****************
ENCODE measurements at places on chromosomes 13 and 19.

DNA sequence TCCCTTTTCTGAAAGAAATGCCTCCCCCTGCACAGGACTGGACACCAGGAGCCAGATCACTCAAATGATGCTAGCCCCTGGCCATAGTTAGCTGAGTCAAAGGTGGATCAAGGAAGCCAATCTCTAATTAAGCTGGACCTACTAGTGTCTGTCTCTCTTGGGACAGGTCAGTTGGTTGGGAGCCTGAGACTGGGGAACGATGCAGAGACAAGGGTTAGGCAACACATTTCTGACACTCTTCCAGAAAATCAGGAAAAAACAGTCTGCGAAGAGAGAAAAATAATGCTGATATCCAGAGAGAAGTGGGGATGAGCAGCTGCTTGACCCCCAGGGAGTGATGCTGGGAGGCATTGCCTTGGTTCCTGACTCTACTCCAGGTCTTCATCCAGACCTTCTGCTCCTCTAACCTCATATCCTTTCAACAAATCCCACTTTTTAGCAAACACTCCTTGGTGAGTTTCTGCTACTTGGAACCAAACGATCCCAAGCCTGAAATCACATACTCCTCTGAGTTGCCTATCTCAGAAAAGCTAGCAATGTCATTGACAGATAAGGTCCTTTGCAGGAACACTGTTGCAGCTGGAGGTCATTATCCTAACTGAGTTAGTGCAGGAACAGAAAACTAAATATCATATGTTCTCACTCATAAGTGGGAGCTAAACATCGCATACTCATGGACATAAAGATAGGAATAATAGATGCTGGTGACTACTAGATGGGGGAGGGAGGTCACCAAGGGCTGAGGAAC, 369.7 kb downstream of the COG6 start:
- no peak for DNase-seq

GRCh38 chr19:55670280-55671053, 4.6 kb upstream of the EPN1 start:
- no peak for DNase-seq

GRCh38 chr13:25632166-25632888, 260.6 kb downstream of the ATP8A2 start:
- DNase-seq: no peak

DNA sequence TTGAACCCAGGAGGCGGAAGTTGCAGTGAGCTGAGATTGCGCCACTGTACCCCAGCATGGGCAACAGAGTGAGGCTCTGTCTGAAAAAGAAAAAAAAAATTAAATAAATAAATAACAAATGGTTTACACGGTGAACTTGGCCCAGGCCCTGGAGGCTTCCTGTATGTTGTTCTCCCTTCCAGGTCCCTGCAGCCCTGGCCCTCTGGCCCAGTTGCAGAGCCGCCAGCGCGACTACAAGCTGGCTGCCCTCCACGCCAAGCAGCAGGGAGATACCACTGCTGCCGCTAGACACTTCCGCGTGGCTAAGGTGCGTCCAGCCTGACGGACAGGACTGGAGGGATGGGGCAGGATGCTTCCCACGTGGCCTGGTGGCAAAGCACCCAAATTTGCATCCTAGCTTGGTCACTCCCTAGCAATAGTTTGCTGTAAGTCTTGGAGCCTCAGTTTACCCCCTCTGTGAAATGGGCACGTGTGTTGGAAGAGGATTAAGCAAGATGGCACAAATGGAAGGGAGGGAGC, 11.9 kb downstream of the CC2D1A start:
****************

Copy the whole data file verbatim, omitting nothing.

ENCODE measurements at places on chromosomes 13 and 19.

DNA sequence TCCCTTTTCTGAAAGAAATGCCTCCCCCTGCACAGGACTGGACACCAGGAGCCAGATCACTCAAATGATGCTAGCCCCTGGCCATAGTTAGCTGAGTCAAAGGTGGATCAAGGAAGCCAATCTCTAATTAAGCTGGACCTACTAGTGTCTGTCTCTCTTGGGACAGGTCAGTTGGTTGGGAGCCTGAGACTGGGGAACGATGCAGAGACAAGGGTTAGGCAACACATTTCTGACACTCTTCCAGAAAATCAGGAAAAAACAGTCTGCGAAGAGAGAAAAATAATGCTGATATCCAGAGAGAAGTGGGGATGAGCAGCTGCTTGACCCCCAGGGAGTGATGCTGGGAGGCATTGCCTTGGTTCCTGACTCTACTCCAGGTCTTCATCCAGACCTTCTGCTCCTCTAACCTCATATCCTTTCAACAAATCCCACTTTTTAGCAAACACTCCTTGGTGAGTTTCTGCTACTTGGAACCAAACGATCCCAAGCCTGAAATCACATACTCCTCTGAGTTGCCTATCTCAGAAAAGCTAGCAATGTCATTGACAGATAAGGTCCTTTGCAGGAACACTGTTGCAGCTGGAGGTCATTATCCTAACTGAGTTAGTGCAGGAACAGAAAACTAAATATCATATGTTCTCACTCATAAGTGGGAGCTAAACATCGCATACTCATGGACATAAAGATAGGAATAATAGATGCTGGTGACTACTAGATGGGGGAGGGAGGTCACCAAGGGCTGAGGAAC, 369.7 kb downstream of the COG6 start:
- no peak for DNase-seq

GRCh38 chr19:55670280-55671053, 4.6 kb upstream of the EPN1 start:
- no peak for DNase-seq

GRCh38 chr13:25632166-25632888, 260.6 kb downstream of the ATP8A2 start:
- DNase-seq: no peak

DNA sequence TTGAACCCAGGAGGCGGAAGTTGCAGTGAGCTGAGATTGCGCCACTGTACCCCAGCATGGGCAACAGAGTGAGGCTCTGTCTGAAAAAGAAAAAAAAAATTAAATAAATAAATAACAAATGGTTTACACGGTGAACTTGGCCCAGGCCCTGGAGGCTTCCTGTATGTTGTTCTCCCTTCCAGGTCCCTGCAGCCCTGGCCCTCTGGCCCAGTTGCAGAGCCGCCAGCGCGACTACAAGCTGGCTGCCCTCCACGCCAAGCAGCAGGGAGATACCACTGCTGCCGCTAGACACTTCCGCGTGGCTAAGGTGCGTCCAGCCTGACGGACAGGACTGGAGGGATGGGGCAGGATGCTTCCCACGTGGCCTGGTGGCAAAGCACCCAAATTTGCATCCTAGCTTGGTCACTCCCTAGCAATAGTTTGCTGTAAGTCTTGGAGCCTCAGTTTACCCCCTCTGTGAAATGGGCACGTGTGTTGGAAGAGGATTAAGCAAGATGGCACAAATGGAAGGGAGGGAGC, 11.9 kb downstream of the CC2D1A start: